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Myelopathy: An Overview

spine doctor, pain management

Myelopathy is a condition in which the front of the spinal cord becomes compressed, resulting in progressive deterioration. The disorder most commonly appears in the cervical (neck) area, and in rare instances can be present in the thoracic (torso) region. Myelopathy causes neck pain in greater than ten percent of people over the age of 55 who have spinal stenosis. In general, spinal cord disorders can be challenging to treat effectively due to their infrequent occurrence, and myelopathy is no exception.

Myelopathy can result from a variety factors, such as congenital deformities, normal wear and tear with aging, inflammation, and nutritional deficits. Spinal stenosis, disc herniation, bone spurs, spondylosis, and blunt penetration injuries can also trigger myelopathy.

Symptoms of myelopathy develop slowly over time, and include the following:

  • Neck stiffness, with pain on each side; grating and cracking
  • Weak and stiffness in the legs that change walking pattern and limits pace
  • Clumsiness in performing fine motor skills with hands
  • Arm numbness or dull ache
  • Stabbing sensation in arms, elbow, wrist, or fingers
  • Pain in shoulders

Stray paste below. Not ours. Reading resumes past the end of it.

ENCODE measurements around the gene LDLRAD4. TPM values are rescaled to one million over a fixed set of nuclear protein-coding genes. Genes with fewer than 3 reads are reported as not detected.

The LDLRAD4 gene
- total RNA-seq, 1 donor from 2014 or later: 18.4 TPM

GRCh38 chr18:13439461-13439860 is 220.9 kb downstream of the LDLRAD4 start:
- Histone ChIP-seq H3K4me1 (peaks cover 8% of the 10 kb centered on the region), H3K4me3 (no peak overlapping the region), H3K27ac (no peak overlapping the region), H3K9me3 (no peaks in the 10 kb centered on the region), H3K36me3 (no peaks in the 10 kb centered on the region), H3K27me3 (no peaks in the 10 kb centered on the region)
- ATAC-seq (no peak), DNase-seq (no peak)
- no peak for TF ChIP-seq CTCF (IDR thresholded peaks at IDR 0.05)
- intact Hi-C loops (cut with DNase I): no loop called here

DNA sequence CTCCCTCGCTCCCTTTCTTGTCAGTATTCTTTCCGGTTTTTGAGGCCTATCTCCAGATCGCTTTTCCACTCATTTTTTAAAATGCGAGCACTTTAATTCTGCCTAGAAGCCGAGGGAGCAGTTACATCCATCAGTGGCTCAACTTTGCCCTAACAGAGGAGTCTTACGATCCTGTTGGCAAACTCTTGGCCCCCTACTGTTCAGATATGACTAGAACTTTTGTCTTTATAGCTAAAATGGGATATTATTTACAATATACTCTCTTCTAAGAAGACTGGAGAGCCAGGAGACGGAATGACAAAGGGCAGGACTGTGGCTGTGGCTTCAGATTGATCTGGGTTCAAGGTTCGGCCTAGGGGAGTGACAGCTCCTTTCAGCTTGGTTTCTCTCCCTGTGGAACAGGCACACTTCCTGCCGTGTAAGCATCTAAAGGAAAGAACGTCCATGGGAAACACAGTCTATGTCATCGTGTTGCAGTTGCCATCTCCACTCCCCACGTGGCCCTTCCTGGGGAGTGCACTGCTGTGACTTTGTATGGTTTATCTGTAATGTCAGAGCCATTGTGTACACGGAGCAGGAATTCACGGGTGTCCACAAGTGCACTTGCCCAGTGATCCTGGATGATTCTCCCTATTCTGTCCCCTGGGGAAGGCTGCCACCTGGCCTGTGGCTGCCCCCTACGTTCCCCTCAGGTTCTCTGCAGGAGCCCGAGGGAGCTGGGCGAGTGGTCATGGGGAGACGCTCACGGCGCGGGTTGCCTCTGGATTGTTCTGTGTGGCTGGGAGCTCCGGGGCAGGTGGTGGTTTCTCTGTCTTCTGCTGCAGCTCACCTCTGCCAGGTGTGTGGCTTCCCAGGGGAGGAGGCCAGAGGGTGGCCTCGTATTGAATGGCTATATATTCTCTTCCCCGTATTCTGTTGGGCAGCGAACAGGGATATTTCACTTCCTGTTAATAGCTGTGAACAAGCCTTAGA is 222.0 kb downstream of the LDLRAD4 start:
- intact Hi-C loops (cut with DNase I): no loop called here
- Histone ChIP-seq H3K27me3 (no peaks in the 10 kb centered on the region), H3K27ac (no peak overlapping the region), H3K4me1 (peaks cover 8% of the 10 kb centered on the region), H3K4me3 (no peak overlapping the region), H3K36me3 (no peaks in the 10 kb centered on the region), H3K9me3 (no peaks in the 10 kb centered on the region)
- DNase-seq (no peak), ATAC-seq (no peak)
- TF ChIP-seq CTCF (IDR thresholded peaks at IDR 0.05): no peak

• Inappropriately increased reflex response
  • Incontinence and loss of sensation

Pain associated with myelopathy may relate to facet joints, vertebrae, or spinal ligaments, muscles, or nerves.

A physician diagnoses myelopathy based on a review of medical history and physical examination that specifically assesses reflexes, muscle weakness, and muscle loss. MRI, X-Ray, EMG, and a CT scan with myelogram will help to verify the findings.

Treatment for myelopathy starts with regular physician check-ups, medication for pain and inflammation, and bracing for cervical support when needed. Physical therapy is implemented for exercise and manipulation once the pain is under control. Epidural steroid injections are the next step if conservative therapy is unsuccessful. Unfortunately, myelopathy rarely improves without surgery, and a decompressive procedure such as an anterior or posterior laminotomy with fusion is often necessary.

If you have been diagnosed with myelopathy and would like to find out about the treatment choices we offer, please call us at either our New Braunfels or Seguin offices.

 

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